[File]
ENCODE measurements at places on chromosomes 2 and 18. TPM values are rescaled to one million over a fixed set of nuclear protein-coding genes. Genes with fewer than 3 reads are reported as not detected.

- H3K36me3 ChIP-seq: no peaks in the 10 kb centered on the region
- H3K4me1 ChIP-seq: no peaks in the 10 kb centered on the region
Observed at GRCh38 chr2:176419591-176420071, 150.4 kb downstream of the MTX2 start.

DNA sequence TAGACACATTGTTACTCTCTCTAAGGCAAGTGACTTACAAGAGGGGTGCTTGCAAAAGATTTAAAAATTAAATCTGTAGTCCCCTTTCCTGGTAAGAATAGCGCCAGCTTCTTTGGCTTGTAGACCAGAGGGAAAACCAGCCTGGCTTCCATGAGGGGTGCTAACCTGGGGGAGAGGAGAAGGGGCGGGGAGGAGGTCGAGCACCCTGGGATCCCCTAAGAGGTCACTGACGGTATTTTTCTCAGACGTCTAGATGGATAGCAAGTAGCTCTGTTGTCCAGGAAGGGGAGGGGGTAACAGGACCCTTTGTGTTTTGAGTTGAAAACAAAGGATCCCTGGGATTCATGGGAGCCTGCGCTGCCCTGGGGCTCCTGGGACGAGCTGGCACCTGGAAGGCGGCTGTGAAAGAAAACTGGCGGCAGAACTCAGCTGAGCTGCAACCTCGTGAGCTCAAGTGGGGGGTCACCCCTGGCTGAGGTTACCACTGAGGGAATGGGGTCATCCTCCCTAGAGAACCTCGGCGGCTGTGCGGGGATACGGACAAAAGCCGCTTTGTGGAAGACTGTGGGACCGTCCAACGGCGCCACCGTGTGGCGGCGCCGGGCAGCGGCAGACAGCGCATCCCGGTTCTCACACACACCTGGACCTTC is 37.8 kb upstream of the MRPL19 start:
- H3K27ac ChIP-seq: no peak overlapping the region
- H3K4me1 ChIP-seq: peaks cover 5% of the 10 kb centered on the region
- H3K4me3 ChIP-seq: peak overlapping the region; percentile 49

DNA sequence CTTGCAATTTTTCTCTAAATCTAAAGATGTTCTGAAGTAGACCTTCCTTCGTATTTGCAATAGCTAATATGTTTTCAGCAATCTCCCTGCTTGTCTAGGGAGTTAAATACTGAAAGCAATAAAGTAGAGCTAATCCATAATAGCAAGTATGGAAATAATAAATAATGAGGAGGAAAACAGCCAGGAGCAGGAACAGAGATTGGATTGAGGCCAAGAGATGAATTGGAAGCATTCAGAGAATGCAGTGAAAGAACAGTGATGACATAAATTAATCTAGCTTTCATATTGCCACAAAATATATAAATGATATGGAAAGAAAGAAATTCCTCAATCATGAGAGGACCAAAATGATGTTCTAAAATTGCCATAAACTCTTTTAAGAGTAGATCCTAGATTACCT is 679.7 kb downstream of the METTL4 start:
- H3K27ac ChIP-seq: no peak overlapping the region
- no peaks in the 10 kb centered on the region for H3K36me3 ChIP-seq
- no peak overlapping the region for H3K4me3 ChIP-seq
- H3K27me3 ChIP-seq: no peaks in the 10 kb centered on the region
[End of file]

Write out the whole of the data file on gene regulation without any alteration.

ENCODE measurements at places on chromosomes 2 and 18. TPM values are rescaled to one million over a fixed set of nuclear protein-coding genes. Genes with fewer than 3 reads are reported as not detected.

- H3K36me3 ChIP-seq: no peaks in the 10 kb centered on the region
- H3K4me1 ChIP-seq: no peaks in the 10 kb centered on the region
Observed at GRCh38 chr2:176419591-176420071, 150.4 kb downstream of the MTX2 start.

DNA sequence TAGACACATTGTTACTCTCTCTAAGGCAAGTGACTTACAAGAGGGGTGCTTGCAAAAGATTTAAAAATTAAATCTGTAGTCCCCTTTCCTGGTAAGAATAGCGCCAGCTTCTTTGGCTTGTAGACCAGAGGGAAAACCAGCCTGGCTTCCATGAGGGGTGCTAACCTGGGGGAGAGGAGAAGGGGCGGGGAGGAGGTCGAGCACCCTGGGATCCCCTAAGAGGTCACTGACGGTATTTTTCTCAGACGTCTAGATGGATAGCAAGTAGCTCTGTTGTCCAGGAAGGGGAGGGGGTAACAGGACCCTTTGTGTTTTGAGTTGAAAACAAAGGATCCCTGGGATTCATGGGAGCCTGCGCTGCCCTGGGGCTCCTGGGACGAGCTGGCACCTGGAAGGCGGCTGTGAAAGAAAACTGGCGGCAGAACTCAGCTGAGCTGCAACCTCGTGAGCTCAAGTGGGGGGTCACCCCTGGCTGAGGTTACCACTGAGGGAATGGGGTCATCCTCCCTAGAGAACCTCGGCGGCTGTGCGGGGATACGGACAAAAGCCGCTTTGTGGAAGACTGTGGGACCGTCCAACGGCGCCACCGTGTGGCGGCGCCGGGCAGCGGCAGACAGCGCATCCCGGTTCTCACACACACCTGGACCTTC is 37.8 kb upstream of the MRPL19 start:
- H3K27ac ChIP-seq: no peak overlapping the region
- H3K4me1 ChIP-seq: peaks cover 5% of the 10 kb centered on the region
- H3K4me3 ChIP-seq: peak overlapping the region; percentile 49

DNA sequence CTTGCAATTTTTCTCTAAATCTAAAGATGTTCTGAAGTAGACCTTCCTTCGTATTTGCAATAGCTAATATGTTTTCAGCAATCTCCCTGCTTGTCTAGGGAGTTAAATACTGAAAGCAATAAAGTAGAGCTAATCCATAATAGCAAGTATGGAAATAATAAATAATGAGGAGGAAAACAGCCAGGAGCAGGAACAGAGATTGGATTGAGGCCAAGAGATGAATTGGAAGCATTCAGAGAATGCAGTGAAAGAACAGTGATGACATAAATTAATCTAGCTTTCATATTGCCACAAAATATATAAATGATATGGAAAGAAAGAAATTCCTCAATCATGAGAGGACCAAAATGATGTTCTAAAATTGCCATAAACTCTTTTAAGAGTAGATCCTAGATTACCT is 679.7 kb downstream of the METTL4 start:
- H3K27ac ChIP-seq: no peak overlapping the region
- no peaks in the 10 kb centered on the region for H3K36me3 ChIP-seq
- no peak overlapping the region for H3K4me3 ChIP-seq
- H3K27me3 ChIP-seq: no peaks in the 10 kb centered on the region